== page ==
now we have a president of the anti-nafta,s who is and up to a certain point, one could say is anti-mexico. the atmosphere is totally different. shery: who is mexico negotiating with? you have served as foreign minister. give us a sense of who mexico is negotiating with? we are hearing the foreign minister of mexico who has close relations with jared kushner and general kelly. jorge: nominally, the mexican i understandr, who was on bloomberg this morning from davos, negotiates with both robert lighthizer, the ustr representative as well as with wilbur ross, secretary of commerce. in fact, foreign minister who has a senior position in the cabinet, has his own back channel arrangements and discussions, both with jared kushner and john kelly in the white house. sometimes, this is a good thing. sometimes it is not.
because you can get all sorts of things confused. you don't really know who is in charge. you don't always know which of the channels has the president's blessing. in this case, one can suppose that kushner has the president's blessing since he is his son-in-law to you can't really know that for sure. it is a little bit confusing who is negotiating what. i guess this is not new in the trump white house. i guess everybody else has pretty much the same problem. even the u.s. senate. foreignrom your time as minister of mexico, you have been involved in complicated, difficult international negotiations. can you see a path from mexico's point of view, if you were advising the president now, of mexico, how would you advise him to move forward to get to a good result on nafta? jorge: i think there are two things i would suggest he would do. the first is u.s.-mexico's -- is mexio's bargaining on
security, drugs, intelligence gathering, and other issues where mexico has important bargaining chips which the united states needs dearly. use those chips to tell the americans, if you were not forthcoming on trade, we are no longer going to be forthcoming on these other issues. thatw that is a tough talk i am suggesting, but if we don't tough talk and the americans do, we are trouble. the second suggestion i would make, which is going to happen for sure, the first one may not, is that at some point, the -- he is goingnt to have to suspend the negotiations if a deal is not struck soon. a president who was a lame duck cannot negotiate some -- such an important agreement for next go as is nafta and the last months of his administration. there will be a new senate and after julythe way,
1. and mexico, the senate has to ratify a new nafta bike a two thirds majority. probably what the president should do is kick the can down the road and suggest that these negotiations be handled later on by mexico's new president and mexico's new senate. david: if he wants to get a deal done, how long does he have? you said it has to be soon so he doesn't get in the way for the end of his term. what is the date he has to get something done by? elections are on july 1. it seems inconceivable that a lame duck president, when there is already a president-elect, would continue to negotiate something this important. at the very latest, the deadline is july 1. but in fact, it would not be great for a lame duck president to be negotiating such a major trade agreement for mexico. let's say a month or two below the elections, i would imagine that somewhere around april 1, when the last three months of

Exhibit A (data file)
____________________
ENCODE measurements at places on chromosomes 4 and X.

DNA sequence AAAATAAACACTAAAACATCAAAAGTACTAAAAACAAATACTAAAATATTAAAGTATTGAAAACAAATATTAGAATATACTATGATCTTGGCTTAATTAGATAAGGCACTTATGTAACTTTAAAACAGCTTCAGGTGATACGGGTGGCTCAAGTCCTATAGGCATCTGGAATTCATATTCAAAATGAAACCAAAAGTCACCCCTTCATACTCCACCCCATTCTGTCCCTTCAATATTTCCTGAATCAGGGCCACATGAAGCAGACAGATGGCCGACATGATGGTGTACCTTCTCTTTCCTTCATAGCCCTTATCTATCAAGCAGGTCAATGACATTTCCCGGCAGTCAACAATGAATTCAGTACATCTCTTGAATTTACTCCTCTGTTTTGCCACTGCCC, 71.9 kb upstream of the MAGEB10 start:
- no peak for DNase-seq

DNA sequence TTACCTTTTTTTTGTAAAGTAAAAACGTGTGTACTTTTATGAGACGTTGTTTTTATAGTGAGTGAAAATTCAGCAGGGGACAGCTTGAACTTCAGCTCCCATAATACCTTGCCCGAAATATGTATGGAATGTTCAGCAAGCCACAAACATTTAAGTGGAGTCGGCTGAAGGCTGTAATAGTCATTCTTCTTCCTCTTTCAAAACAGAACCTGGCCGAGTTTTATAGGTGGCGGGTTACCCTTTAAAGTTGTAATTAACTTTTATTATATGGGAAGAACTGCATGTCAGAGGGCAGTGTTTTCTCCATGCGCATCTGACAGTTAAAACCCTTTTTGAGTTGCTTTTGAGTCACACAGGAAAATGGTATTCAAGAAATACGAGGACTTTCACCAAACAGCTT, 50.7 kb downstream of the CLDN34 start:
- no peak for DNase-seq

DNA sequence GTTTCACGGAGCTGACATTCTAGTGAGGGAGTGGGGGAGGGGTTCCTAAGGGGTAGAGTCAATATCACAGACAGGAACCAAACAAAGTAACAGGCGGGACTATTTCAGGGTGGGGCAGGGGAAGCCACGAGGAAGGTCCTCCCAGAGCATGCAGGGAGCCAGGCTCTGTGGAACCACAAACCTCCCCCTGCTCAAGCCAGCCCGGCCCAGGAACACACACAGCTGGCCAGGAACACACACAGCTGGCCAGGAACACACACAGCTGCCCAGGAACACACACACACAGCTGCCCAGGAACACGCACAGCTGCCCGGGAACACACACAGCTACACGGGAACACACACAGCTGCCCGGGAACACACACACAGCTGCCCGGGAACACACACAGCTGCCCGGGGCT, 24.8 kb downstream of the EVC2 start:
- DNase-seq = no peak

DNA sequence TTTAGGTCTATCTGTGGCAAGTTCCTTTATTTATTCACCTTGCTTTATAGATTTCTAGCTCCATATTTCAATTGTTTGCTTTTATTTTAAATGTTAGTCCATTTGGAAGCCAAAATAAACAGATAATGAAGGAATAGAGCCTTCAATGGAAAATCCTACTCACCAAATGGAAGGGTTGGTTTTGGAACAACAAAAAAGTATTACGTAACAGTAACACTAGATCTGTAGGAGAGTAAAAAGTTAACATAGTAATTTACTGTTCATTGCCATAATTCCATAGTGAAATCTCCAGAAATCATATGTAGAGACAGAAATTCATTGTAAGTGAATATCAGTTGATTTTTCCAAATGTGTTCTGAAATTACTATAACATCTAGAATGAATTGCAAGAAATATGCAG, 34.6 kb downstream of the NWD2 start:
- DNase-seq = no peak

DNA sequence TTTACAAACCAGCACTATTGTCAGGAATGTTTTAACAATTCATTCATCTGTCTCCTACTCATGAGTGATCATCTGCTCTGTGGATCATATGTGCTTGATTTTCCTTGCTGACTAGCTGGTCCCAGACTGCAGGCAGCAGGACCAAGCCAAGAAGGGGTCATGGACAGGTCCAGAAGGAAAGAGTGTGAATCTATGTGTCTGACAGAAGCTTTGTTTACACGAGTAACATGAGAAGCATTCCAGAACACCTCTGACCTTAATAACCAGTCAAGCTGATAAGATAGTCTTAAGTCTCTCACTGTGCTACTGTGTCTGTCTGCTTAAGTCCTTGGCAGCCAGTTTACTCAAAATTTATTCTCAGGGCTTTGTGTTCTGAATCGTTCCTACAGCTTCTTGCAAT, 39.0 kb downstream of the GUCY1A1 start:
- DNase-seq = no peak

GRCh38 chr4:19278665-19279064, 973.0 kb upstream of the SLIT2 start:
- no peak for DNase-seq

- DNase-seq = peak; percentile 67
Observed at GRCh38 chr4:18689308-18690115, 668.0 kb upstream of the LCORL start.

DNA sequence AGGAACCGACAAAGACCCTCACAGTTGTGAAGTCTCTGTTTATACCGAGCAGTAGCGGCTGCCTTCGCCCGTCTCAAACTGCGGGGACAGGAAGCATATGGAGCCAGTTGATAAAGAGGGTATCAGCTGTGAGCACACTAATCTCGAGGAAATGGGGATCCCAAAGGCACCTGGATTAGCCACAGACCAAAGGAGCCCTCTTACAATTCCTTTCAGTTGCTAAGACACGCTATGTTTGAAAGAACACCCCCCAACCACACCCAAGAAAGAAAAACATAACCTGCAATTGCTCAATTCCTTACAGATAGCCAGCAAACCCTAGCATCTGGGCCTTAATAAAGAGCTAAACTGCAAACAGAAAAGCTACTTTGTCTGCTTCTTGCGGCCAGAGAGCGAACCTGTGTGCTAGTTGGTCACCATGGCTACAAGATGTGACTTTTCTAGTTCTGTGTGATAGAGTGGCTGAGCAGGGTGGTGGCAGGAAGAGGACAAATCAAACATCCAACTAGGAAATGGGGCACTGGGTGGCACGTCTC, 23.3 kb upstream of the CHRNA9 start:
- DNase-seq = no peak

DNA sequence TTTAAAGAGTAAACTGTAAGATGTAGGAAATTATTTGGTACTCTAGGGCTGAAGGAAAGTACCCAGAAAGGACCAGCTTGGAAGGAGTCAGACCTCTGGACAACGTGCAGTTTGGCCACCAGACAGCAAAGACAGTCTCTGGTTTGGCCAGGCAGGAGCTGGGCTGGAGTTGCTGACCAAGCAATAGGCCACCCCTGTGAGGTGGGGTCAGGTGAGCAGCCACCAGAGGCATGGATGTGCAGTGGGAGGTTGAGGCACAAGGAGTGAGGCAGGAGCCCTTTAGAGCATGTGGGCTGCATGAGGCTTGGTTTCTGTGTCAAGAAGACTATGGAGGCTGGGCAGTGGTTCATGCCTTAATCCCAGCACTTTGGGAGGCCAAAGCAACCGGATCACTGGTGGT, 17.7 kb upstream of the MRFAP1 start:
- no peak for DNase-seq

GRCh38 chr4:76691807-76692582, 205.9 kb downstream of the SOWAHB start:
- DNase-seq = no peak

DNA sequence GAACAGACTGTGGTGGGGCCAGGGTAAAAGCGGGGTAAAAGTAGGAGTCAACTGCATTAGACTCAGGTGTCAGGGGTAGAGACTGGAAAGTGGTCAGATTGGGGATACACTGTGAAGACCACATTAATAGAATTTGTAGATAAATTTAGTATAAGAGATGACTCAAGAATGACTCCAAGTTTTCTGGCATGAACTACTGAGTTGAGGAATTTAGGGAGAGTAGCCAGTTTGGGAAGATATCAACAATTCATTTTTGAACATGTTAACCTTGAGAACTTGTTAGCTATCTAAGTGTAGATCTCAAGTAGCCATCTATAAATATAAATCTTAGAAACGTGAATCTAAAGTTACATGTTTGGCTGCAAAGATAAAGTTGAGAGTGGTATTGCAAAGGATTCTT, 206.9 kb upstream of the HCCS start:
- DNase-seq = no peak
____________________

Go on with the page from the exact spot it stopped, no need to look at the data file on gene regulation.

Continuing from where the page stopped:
the presidential campaign begin, would be the deadline for him to get a deal. quite frankly, i don't see how a deal can be reached. i don't see any way that can happen. david: thank you very much for your time today. that is former mexican foreign minister, jorge castaneda. still ahead, the special counsel's investigation has reached into the president's cabinet. what could this mean for the white house? we will talk about that next. this is bloomberg. ♪
♪ shery: this is "bloomberg markets: balance of power." i'm shery ahn. david: i'm david westin. new developments in the mueller probe, the special counsel's investigation has rich into president trump's cabinet. attorney general jeff sessions was interviewed by members of robert mueller's team last week. we are deputy managing editor of u.s. governor, kevin, from washington. question, as far
as we know, is jeff sessions a potential person of interest that is a potential target, or is this as a witness to other things? kevin: we don't know the answer to that. there is no end -- the mueller team has been interviewing a whole host of people, including anyone who is associated with the foreign-policy team on donald's campaign. team.ns helped lead that there might have been a set of questions that would be relevant to the things we arty know that mueller has been asking other people about. usesso wrote a memo that part of the justification for the firing of fbi director jim comey. that would be another area of questioning we know that mueller has been looking into. as far as we know, he was interviewed as a witness. it's unclear if it was anything beyond that. it's not clear he took a criminal lawyer to the meeting. maybe that is a sign he thought
he is mostly there as a witness. i think everyone will be trying to figure out now exactly where that is. the smaller probe -- as the smaller probe is going on, we've only seen the little glimpses of what he is looking at. republicans want an investigation into the russia investigation whether or not it is tainted by fbi bias. did we get anything from the attorney general on this? kevin: there are various questions on this. the republicans have had all kinds of attacks on where the fbi and just department is. sessions started a handful investigations. the inspector general is looking into the way the fbi and justice department is handling the probes out there. no conclusions drawn, there's nothing else there that anyone has come up with. david: did the fact that he is reached out to the cabinet level indicate that mr. mueller is well into his investigation, coming to the end? lot -- that isa